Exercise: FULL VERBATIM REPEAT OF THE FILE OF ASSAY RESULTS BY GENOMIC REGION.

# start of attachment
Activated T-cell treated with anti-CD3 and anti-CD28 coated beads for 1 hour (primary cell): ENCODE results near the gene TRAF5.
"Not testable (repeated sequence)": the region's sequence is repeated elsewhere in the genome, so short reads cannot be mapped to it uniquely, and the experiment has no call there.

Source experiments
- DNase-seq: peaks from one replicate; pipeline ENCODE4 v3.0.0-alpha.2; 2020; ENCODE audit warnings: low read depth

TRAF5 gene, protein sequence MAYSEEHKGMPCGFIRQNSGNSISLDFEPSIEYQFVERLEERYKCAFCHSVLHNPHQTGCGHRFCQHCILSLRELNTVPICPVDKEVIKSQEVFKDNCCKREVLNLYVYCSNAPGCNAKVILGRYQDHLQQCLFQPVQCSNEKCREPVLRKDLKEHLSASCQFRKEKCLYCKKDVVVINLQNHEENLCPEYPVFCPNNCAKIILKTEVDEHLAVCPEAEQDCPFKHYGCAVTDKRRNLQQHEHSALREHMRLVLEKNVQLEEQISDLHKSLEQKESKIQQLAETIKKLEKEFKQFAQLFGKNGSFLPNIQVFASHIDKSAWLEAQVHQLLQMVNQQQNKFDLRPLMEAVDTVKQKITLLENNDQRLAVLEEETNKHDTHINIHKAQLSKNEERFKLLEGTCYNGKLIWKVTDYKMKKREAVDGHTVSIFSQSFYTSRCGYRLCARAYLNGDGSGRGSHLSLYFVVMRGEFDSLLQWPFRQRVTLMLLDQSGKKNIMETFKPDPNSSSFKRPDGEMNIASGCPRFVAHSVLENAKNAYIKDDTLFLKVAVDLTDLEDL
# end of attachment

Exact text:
Activated T-cell treated with anti-CD3 and anti-CD28 coated beads for 1 hour (primary cell): ENCODE results near the gene TRAF5.
"Not testable (repeated sequence)": the region's sequence is repeated elsewhere in the genome, so short reads cannot be mapped to it uniquely, and the experiment has no call there.

Source experiments
- DNase-seq: peaks from one replicate; pipeline ENCODE4 v3.0.0-alpha.2; 2020; ENCODE audit warnings: low read depth

TRAF5 gene, protein sequence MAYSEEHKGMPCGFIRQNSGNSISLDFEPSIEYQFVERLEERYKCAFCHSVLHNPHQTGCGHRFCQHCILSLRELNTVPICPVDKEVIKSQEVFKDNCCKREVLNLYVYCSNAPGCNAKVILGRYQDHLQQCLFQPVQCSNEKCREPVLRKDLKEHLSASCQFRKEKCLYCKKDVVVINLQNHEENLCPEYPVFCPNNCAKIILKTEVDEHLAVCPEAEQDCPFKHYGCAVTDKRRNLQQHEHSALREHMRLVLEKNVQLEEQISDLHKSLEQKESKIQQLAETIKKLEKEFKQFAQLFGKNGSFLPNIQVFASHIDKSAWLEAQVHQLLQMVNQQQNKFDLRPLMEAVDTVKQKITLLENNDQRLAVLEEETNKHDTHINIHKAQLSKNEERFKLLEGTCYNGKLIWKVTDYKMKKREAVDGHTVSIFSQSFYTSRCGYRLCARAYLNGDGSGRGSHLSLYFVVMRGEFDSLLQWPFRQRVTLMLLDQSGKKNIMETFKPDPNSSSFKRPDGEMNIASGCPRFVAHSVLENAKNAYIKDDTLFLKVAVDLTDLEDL